My exploration of Brian McClellan’s stories that act as prequels to Promise of Blood continues…
This is the story of how Taniel (Field Marshal Tamas’ son) and Vlora (Tamas’ ward and later on Taniel’s fiancée) met for the first time as children. Vlora was, to my deepest chagrin, something of a secondary character in Promise of Blood, while she was quite in the foreground in the first book of the new series, Sins of Empire, and since I liked her quite a bit I was of course curious to know more about her. Interesting as it is, this short story felt somewhat weaker than its predecessors, and did not involve me like the other ones.
Ten year old orphan Vlora is living in a sort of foster home, with other girls like her, but she’s hardly interested in ‘normal’ girlish activities: what truly attracts her are the weapons displayed outside gun smithies, and she relishes the smell of gunpowder, whose acrid taste fills her senses in a strange way. The area of the Old City where Vlora lives has been marked as the territory of the Bulldog Twins, a couple of bullies who enjoy tormenting smaller and weaker kids: Vlora’s previous encounters with them taught her to avoid the two at any cost, and that’s the reason she is surprised when a kid her own age, whose books have been thrown in the gutter by the twins, decides to react and fight back. The boy is Taniel, and he’s the one who will first speak to her about powder mages and their abilities.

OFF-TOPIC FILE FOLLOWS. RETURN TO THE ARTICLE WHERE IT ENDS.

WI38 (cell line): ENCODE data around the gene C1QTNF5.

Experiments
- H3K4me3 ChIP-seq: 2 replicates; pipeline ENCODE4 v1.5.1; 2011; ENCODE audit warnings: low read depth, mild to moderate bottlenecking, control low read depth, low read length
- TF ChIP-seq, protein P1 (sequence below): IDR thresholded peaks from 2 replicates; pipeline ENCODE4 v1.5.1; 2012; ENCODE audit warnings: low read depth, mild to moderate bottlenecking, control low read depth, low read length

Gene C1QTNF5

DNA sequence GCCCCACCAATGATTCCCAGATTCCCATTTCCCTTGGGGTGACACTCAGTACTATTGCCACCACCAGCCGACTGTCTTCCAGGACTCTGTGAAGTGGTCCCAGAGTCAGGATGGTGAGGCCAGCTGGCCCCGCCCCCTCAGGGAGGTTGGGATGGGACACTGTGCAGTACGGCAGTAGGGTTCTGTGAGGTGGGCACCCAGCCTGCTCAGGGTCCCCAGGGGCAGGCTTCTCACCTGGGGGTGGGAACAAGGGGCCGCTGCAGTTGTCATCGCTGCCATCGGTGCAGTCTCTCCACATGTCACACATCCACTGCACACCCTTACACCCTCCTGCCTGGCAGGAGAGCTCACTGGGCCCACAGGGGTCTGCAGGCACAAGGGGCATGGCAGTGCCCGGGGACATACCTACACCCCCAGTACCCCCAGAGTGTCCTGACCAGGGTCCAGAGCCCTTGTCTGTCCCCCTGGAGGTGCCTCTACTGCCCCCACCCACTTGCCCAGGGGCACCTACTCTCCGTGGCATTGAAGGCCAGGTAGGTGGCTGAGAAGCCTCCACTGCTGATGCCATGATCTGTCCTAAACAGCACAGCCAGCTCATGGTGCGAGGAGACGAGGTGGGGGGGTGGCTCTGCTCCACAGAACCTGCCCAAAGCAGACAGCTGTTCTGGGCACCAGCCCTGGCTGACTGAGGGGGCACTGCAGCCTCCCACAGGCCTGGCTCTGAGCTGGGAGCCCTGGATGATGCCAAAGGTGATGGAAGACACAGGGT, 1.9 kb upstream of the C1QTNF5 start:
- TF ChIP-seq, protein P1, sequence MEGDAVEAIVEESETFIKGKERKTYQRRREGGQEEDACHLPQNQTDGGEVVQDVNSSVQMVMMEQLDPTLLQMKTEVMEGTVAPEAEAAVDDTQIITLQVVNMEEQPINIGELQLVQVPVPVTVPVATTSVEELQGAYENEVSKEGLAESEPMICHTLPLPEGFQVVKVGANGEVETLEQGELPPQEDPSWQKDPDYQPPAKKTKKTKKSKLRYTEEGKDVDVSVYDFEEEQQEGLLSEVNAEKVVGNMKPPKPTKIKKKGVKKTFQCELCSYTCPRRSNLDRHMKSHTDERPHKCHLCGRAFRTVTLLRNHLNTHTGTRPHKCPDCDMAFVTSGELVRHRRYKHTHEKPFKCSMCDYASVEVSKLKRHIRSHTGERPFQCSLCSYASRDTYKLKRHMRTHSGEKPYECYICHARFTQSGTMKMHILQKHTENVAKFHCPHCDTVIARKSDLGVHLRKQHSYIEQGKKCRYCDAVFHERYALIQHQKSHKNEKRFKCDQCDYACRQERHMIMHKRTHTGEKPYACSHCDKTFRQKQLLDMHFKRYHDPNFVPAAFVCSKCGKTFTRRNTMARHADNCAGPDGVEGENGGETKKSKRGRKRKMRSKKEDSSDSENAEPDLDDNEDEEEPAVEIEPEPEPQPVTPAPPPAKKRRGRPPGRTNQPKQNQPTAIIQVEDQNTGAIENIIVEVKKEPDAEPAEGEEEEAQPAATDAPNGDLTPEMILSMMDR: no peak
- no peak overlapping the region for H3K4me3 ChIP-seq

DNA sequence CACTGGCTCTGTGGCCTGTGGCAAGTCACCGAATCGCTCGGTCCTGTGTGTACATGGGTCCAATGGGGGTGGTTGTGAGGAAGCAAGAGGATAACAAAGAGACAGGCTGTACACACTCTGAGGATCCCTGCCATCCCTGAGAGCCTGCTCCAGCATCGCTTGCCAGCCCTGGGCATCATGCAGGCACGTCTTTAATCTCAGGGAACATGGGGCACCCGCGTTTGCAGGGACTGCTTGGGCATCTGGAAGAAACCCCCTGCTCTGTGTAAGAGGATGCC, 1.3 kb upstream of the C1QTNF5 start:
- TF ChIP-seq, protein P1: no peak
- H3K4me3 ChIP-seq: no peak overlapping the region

If the story itself seemed more of a whimsy than a background filler, I liked the glimpses it offered of the city of Adopest and its seedier corners: as I’ve now come to expect from McClellan’s writing, the scenery takes shape before our eyes with cinematic quality and the reader can see the winding cobbled streets, the crowds milling about avoiding horses and carriages, the shopkeepers minding their wares. Young Vlora knows this world intimately and its harshness has taught her how to survive: I could see here where her amazing resiliency comes from and it added a few more details to her character as I’ve come to know it from Sins of Empire, but still there is not much more to this short tale than that.
Still, this world remains a fascinating one and I’m certain that these little bits of information will enhance my enjoyment of the Powder Mage trilogy, while they certainly make me look forward to starting on The Crimson Campaign, the second volume of the series.